Sitting between the M8 and M80 to the north east of Glasgow City Centre Hogganfield Park is a Local Nature Reserve that is a great spot for birdwatching not only in Glasgow but across Central Scotland. The park has featured in the BBC programme Springwatch.
The park is dominated by Hogganfield Loch a large shallow loch with a wooded island. The loch and the surrounding grasslands, marsh, pools, ponds, scrub and woodlands were declared as a Local Nature Reserve by Glasgow City Council in 1998.
The loch supports a tremendous variety of birds attracted by a healthy population of invertebrates and fish. You can see birds such as Great Crested Grebe, Tufted Duck, Goldeneye and Goosander at close quarters.
A wetland complex of open water and marsh has been created on the eastern side of the reserve. This area is particularly attractive in summer with the flag iris, reedmace and rushes becoming alive with birdsong. In late autumn and into winter, Jack Snipe can be found in the marsh.
It is not just the wildlife that have benefited from improvements to the park also has a viewing/feeding platform allowing walkers to get access to the loch edge. The park also boasts a children’s play facility situated in the southeast area of the park, orienteering course, sandy beaches beside the loch and picnic tables.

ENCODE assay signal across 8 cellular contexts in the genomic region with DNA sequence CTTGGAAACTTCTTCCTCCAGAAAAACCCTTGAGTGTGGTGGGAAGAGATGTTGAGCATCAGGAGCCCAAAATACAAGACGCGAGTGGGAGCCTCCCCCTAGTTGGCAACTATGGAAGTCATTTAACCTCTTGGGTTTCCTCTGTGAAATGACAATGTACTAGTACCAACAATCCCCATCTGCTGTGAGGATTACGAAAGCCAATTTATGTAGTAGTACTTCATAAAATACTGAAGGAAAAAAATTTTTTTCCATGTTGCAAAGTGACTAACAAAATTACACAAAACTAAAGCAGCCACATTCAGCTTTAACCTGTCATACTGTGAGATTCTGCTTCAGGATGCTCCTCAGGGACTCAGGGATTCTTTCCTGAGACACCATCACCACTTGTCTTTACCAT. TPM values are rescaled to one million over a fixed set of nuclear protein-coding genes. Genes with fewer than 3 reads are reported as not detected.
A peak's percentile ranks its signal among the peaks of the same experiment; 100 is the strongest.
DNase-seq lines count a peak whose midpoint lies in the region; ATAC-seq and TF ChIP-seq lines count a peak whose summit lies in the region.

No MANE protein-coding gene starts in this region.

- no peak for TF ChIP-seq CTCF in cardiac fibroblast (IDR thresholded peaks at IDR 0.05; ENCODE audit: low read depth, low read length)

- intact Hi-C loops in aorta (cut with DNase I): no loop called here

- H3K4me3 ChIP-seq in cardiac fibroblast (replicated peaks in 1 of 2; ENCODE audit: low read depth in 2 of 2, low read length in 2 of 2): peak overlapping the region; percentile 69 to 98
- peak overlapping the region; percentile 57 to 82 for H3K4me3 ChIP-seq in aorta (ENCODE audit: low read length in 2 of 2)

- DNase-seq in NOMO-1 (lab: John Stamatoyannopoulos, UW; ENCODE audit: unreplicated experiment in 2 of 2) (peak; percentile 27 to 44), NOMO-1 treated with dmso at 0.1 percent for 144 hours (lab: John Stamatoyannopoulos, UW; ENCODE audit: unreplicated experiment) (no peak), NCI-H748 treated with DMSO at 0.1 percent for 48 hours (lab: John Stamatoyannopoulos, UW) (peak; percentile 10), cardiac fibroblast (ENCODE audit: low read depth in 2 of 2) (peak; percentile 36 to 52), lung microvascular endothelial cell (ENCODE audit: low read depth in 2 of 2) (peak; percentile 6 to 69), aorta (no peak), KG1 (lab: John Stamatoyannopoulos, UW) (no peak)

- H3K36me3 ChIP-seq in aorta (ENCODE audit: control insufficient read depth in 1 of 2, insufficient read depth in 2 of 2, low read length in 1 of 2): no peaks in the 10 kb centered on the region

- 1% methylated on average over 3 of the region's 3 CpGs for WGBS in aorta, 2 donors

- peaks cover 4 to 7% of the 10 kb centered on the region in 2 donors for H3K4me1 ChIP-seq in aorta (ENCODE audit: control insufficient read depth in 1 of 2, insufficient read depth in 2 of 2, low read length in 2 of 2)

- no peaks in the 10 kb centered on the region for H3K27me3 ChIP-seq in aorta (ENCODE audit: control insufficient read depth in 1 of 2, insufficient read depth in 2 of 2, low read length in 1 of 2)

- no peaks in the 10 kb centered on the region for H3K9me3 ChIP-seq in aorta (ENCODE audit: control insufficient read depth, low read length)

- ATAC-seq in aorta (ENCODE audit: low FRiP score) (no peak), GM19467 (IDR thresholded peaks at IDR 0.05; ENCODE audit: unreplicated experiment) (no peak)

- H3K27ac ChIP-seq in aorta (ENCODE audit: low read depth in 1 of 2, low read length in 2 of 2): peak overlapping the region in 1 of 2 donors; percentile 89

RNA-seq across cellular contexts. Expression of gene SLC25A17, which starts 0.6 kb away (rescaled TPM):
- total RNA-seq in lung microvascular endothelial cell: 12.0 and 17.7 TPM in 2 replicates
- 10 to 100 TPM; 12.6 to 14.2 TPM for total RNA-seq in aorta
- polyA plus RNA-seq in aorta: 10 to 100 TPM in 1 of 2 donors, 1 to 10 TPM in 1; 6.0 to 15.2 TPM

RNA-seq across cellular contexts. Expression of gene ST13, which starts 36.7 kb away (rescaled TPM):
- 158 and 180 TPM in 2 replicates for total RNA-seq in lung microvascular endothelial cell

It was the the first Local Nature Reserve in Glasgow to receive a Green Flag award, in 2013, as recognition of the work that has gone in to the park.
There really is something for everyone and really is worth a visit.
The Friends of Glasgow’s Local Nature Reserves have worked since 2010 worked to raise awareness of the city’s Local Nature Reserves and wildlife. To find out what the group are up to check out their facebook page or become a member.
Since we published this post we have been able to speak to Jim Coyle, Chair of Friends of Glasgow’s Local Nature Reserves who shared his thoughts on Hogganfield Park.
What makes Hogganfield Park special?
Put simply, Hogganfield Park LNR is one of the best parks for wildlife in Central Scotland. It is also good for people, young and old, who use it for walking, cycling, jogging, meeting friends or just feeding the ducks.
What are your favourite memories of the park?
One of my most favourite memories is of seeing a family of Whooper Swans landing on the loch at the end of their journey from Iceland. Another is the look on people’s faces when you tell them that the Whooper Swans, the ones with the yellow beaks, have chosen to winter in Glasgow having flown all the way from Iceland!
What does Hogganfield Park mean to you?
Simply, I love it; and I am pleased that the Council, despite lack of funds, has managed to keep finding ways of undertaking improvements for people and wildlife.
What plans do Friends of Glasgow’s Nature Reserves have?
We hope to raise money to allow us to install a small group of floating islands on the loch to act as breeding platforms for birds such as grebes. These islands will also provide excellent conditions for invertebrates and fish to flourish whilst also improving water quality. Over the winter months we also hope to once again carry out a number of wildfowl feeding sessions, guided walks and litter picks and hope that local people will come out again and support us.